So today's scene is different because of a variety of factors coming into the big picture, for example multi-cultural food, breads from around the world, buying your sandwich from a shop or cafe instead of making your own ones - yeah, different times, different customes. Ready meals are on the menu!

The old couple on the bench reminded me of my mum and dad later in life, as they laborously ate their way through their sandwiches there on the bench. Labourously, not in a 'hard-work' sense but moreso in a way where the breadstick it was made up of was thick and crusty, tough for old gums and false teeth.

They were together, though, and there was love between them as they sat there on the bench.

So, REMEMBER the days when TV was grey and life was outdoors. Love is what we need and the sharing of a sandwich on a bench.

Long live uneven bread slices and celophane wrapped sandwiches!

Monday, 3 June 2013

'You only get wet once'

Tyres, eh?

Had a blow-out on the M1 last week when driving up for a lovely loved-up break in Yorkshire. That was Bank Holiday Monday, mind you, and tyre shops are not that keen on getting out on days off...

RAC-Chris politely came to the rescue and eventually after I'd nudged him in the thought-direction of Kwik Fit a few times we ventured off in opposite direction of North Duffield - he kept saying they were not open and I kept saying let's check if they are, and they were open and had a tyre for me (this is not an advertisement by the way). Woopeedoo!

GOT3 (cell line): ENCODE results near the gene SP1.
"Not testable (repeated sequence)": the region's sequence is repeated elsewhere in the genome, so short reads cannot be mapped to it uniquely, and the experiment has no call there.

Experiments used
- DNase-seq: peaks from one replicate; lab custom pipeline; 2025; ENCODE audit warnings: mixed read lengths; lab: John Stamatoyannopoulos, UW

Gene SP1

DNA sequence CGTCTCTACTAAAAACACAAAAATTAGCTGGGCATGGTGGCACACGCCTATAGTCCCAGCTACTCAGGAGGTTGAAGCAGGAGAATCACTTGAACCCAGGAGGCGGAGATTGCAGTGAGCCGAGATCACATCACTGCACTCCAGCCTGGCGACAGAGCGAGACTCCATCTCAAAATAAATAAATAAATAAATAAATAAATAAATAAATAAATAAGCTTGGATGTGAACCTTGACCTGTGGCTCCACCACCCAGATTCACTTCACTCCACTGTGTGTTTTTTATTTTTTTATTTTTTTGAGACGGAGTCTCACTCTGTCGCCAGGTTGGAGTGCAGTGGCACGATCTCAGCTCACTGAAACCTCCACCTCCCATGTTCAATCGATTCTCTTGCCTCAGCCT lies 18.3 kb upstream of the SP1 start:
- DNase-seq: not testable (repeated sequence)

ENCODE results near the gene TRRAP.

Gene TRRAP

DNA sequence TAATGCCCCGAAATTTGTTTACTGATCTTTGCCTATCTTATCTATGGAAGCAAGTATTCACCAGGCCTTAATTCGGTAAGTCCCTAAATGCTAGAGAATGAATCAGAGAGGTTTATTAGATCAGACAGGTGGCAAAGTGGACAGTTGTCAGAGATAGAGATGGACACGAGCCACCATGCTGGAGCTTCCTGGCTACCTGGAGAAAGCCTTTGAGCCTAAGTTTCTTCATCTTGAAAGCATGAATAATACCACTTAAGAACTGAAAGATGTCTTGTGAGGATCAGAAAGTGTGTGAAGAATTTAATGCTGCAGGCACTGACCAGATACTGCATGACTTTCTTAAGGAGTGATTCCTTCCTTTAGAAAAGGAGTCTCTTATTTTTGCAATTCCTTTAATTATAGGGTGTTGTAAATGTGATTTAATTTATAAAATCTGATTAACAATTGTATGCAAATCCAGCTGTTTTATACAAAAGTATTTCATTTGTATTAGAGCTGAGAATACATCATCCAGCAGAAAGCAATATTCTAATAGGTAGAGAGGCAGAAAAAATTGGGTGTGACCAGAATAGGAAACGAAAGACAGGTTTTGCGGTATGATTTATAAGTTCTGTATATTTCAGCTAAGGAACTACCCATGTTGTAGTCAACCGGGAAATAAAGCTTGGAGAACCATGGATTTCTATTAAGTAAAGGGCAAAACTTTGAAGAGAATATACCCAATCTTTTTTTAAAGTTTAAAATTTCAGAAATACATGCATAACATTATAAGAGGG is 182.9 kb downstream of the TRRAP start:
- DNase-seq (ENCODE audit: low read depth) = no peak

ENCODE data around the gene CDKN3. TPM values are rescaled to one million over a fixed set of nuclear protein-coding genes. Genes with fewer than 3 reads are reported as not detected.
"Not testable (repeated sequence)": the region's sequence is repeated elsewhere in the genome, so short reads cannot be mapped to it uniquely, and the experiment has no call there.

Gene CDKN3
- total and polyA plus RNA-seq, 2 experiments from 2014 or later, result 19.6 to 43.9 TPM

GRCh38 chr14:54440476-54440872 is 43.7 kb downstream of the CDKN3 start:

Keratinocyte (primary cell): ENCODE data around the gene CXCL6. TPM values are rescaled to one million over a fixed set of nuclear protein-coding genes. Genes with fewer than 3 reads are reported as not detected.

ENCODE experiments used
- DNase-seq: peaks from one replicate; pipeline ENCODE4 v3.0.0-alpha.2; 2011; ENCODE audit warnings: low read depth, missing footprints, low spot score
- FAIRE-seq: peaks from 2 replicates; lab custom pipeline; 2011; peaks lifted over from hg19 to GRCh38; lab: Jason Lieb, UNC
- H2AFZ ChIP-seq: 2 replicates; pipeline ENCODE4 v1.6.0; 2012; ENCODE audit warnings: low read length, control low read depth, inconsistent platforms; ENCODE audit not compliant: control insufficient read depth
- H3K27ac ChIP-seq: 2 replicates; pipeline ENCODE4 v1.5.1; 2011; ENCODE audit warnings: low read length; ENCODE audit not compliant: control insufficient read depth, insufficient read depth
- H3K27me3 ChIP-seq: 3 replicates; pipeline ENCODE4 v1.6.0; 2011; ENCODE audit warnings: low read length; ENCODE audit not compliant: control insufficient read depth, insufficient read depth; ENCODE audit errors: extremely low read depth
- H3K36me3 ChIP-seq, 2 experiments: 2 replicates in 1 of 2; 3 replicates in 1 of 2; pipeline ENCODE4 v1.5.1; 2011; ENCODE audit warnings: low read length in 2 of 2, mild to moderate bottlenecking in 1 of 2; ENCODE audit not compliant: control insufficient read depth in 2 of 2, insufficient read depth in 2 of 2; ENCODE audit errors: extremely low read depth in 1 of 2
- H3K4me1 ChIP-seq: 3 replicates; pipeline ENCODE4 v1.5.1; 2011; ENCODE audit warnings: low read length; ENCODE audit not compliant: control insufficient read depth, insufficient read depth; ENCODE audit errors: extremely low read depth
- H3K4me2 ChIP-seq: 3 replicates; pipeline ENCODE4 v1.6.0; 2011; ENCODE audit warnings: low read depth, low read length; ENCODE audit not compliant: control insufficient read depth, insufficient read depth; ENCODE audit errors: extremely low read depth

Chatting in the van on the way to Matlock for tyre change he was talking about his work and how he really enjoyed the RAC work. However, lots of his colleagues would moan about location for the rescue or the time for the rescue or - the weather...

His words really stuck with me. He said, 'I always say to them 'you only get wet once'' - and isn't that just perfectly true?

I started pondering on that sentence and it applies to so many areas in life. For every opportunity you pass by, for every moment you think too much and don't take action, for every missed call - just remember, the risk is only once!

'Little Things from my Life'
Only a matter of stepping outside of your comfort zone to create a bit of magic in life, and guess what - a bit often becomes a lot and that is where it doesn't matter if it felt uncomfortable at first because the reward for stepping out or stepping up reallly pays off.

Sometimes it takes longer than a moment but it is worth the wait for an extraordinary life.

Just think for a moment, about your life - where did you ever say 'no' because of opinions, conditioning and your own non-stop radio station?

Sometimes it takes longer than a moment but it is worth the wait for an extraordinary life.

I will wait forever for love because I know it's true. I will go the extra mile for the work I know is worth the while. I do what it takes and if it feels right in the gut - what is the worst thing that could happen?

So remember the wisdom of the RAC, 'You only get wet once'.